Spreading the Word
Undeterred by the challenge of building a business from the ground up, they began spreading the word. “We talked to anyone and everyone we could find, telling them who we are and what we do,” Ledezma says. They were elated to quickly land a small contract.
But then things went quiet – and stayed that way.
Because Salas and Ledezma are Latino, they applied to have In Situ classified as a disadvantaged business in Minnesota and North Dakota. The process is intense, and approval took months. Once they received it, “We thought the contracts would come rolling in,” Ledezma says. “But they didn’t.”
Months passed. The phones were silent; email blank.
To make ends meet, Salas took a part-time job at a Minneapolis dairy. Ledezma earned extra cash cleaning bathrooms at a community center in Chaska.
The three leaned on each other for support and never doubted themselves. Finally, out of blue came a call from a global engineering firm with an office in Minneapolis. It had its own archaeological consultants on staff, but they were too busy; would In Situ be interested in picking up some of the slack?
That job led to another, and then others from different organizations. Suddenly, In Situ was awash in business. “Now we’re working full-time hours – and six or seven days a week,” Salas says, triumphantly.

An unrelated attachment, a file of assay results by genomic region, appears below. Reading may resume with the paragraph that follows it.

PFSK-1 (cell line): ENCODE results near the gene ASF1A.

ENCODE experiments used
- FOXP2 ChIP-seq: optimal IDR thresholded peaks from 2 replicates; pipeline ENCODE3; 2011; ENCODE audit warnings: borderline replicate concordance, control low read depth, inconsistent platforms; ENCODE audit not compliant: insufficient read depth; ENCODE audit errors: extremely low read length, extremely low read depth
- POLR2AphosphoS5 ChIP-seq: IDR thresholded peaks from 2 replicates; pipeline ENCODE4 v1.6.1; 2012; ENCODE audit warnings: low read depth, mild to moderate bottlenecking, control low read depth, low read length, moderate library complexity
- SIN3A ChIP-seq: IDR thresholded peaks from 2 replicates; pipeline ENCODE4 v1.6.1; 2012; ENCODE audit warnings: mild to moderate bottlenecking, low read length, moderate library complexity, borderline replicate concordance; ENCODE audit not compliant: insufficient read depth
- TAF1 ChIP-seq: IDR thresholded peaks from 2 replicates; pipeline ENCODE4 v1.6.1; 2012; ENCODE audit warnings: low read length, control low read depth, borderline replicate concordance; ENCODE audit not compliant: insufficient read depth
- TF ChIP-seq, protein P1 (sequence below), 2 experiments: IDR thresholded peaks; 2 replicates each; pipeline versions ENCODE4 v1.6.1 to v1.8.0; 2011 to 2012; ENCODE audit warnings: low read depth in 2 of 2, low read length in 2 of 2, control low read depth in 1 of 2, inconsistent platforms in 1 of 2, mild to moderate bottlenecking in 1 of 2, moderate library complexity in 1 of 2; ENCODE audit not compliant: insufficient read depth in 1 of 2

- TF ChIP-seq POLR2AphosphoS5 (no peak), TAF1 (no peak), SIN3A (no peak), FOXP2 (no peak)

Digging into the Future
As every small business knows, maintaining the momentum is everything. In Situ’s plans for that harken back to their undergraduate days when “our professors always taught us that if you invest a lot of time in your papers, it shows that you’re serious about your work,” Ledezma said. From experience, they’ve seen competitors take shortcuts in their reporting.
The three created a template that allows them to produce higher quality, more detailed reports than their rivals, enabling them to report like the big players but at a competitive price. “Before we send anything out the door, we stop and ask ourselves, ‘Is this reflective of the time we’ve spent on it and the training we received at MSUM?’ If not, we work on it until it is.” Salas said.
Plus, they’re already thinking about hiring staff to accommodate the newfound demand for their services, and they know exactly where to look. “We’re going to hire from MSUM,” Picka said, “because we’re sure they’ll be well-trained.”